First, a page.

I keep threatening to write something rather lengthy and formal about intimacy. I’m not sure that I ever will, but I had an experience this morning that reminded me yet again how that kind of closeness and trust reaches beyond most other relationships.
The doorbell rang. A friend I haven’t spoken to or even emailed with in the better part of a year was on the doorstep. “Here,” she said. She handed me three different containers of alcohol. “I need to get these out of my house.”
You don’t have to drive to my house to get rid of alcohol. You can just pour it down the drain. Sometimes, a person drives to your house because they need you. They need you to know they are in trouble, and they trust you to help.
We have choices, don’t we?
We can accept things at face value, or we can choose to see what people are trying to tell us.
I need you.
I remember the line in the John Cusack film Say Anything, when the girl who broke his heart shows up and says, “I need you.” He asks, “Do you need someone, or do you just need me?”
She hesitates. I think she hesitates because she really doesn’t know the answer.
Then he says, “It doesn’t matter.”
Building intimacy is about letting it not matter. It’s about being there, without too many questions. Just be there.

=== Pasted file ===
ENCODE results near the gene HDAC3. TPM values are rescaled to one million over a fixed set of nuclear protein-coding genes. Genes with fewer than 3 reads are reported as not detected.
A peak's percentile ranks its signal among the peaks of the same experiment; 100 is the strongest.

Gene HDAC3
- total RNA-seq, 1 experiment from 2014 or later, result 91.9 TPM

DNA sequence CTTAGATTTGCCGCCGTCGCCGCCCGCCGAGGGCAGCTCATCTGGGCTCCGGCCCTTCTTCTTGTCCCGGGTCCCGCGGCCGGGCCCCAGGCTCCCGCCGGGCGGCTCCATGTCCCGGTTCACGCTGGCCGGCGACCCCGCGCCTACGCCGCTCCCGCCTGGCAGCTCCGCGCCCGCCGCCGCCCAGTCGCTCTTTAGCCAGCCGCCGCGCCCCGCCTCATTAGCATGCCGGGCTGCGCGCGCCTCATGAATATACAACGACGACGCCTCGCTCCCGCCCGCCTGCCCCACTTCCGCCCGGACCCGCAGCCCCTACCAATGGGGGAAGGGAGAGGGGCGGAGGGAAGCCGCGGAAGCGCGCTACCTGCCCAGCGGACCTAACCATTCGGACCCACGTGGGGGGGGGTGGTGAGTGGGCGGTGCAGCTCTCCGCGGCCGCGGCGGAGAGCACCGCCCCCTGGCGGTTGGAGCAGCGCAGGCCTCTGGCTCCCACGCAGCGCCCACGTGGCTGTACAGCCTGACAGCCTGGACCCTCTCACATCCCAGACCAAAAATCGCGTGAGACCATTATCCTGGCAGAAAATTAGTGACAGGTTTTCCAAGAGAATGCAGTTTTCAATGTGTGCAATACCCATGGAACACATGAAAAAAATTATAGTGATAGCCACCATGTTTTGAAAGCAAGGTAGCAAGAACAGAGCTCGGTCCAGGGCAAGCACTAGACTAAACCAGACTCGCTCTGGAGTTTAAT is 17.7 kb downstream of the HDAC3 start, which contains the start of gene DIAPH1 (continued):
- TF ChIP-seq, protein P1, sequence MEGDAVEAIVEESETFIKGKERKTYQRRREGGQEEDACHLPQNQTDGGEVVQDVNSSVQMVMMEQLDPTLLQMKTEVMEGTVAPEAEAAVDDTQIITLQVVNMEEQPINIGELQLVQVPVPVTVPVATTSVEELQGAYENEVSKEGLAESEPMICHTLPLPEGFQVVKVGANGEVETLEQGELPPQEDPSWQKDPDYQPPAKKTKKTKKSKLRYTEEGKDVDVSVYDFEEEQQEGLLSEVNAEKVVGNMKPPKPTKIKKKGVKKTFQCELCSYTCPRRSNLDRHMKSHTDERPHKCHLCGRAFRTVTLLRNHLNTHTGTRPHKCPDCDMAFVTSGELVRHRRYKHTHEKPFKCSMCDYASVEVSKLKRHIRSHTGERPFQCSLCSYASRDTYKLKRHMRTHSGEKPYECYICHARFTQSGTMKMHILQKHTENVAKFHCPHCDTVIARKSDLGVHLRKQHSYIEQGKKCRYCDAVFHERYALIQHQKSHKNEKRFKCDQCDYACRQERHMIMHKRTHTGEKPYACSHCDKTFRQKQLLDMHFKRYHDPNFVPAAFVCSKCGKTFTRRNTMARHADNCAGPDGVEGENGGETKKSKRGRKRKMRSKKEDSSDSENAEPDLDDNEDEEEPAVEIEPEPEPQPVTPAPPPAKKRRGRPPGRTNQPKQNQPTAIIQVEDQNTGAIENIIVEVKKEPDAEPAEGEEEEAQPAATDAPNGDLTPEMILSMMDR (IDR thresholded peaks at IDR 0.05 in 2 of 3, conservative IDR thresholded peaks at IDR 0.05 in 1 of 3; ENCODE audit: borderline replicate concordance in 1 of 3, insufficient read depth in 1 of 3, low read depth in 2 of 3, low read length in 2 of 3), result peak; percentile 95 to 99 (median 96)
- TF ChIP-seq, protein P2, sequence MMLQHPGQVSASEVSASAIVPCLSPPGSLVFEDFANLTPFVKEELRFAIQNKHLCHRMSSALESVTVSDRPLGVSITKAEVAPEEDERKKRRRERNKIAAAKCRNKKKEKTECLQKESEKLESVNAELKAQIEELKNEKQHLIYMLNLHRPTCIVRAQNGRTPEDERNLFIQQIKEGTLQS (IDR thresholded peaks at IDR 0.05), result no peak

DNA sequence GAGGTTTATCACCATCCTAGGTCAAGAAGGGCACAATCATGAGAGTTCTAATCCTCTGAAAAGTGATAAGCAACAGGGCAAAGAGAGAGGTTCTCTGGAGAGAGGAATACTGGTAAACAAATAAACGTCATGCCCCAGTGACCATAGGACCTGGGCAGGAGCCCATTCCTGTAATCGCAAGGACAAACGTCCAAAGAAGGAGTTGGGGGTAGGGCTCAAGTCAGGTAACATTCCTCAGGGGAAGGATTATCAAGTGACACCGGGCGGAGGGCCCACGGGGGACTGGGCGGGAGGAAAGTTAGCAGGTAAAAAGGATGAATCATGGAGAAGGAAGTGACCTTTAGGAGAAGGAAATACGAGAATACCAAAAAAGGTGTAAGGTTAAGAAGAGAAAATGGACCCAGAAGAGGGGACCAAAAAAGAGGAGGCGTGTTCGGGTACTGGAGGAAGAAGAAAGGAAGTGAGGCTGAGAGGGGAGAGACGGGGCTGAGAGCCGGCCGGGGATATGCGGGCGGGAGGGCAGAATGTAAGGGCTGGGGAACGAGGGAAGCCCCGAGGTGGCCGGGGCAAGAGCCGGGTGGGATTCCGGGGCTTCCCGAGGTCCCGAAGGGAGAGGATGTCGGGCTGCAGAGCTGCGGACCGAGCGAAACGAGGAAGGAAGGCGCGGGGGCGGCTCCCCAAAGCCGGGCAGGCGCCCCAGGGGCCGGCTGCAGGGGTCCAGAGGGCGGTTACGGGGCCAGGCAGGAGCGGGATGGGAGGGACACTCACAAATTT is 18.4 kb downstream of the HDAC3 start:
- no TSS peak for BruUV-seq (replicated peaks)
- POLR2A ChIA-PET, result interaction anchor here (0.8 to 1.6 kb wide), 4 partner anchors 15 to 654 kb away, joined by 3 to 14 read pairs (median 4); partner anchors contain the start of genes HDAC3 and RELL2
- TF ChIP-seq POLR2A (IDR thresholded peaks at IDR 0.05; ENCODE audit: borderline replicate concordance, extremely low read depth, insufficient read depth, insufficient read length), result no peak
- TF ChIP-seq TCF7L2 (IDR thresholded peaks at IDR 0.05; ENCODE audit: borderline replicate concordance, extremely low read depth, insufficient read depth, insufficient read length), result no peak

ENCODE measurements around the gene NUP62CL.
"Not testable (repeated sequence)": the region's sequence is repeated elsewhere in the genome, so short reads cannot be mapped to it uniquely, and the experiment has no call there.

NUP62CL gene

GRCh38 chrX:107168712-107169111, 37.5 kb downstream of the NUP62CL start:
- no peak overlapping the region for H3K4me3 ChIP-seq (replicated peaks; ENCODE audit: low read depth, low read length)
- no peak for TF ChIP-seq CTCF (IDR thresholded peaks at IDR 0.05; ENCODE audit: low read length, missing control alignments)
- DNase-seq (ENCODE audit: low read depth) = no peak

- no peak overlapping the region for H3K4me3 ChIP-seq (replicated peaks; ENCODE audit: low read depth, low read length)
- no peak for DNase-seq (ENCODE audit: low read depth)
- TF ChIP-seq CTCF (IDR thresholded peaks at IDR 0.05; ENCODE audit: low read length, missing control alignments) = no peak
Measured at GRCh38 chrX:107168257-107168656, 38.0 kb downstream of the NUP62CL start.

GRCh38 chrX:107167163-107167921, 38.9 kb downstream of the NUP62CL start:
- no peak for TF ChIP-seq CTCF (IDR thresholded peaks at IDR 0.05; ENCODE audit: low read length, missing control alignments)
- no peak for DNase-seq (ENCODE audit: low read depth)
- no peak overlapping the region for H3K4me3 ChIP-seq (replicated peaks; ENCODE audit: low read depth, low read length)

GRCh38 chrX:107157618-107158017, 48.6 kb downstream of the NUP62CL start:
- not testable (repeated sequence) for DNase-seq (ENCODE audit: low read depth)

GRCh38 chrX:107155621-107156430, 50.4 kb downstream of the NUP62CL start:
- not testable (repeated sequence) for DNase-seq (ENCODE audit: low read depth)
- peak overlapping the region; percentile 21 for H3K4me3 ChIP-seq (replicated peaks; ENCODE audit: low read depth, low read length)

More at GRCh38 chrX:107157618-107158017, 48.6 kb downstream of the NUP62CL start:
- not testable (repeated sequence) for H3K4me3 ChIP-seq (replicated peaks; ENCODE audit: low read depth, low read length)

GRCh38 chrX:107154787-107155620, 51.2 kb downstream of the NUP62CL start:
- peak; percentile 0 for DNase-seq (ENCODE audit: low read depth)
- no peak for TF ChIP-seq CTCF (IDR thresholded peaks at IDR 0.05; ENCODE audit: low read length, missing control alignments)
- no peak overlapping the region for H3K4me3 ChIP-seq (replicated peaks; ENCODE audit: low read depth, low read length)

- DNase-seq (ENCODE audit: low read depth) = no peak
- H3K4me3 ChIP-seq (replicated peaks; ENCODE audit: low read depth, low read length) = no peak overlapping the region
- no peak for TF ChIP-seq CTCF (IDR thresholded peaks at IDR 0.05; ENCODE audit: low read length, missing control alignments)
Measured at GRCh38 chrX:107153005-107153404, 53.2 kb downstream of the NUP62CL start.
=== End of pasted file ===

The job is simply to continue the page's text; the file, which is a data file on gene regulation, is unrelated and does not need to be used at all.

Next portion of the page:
11 thoughts on “Intimacy Musings: Being There”
Nicely said. I admire the person who had the courage to come to your house and admit they needed help.
I do too. It wasn’t a formal admission, but it was pretty neon sign-y. I have a habit of not “bothering” people about their stuff, I figure they will say something when they are ready. This doesn’t always work out, as I can appear unconcerned. But in my experience, until someone is ready, there is not a lot you can do. Thanks for your comment.
Clearly your friend knew that out of all the people she could think of, you would be safe and would not judge. That makes you a good friend.
Well, the kettle knows to take it pretty easy on the pot. 😉
what a blessed gift: her trust in you and the safe place you gave her.
I love this story.
The things we say and do let people know if we are the type of person who will be there for them, or not. This post makes me think about the image of myself I’m putting out there for my friends.
Also, here’s a number she might try if she does reach out again: (304) 342-4315
Karan, what is that number so people can know? Thanks!
Many years ago I told my best friend that anytime he needed it I was good for fifty bucks, he has never asked for it but knows I meant me and fifty bucks.
Sometimes, friends know one another’s code. I love it!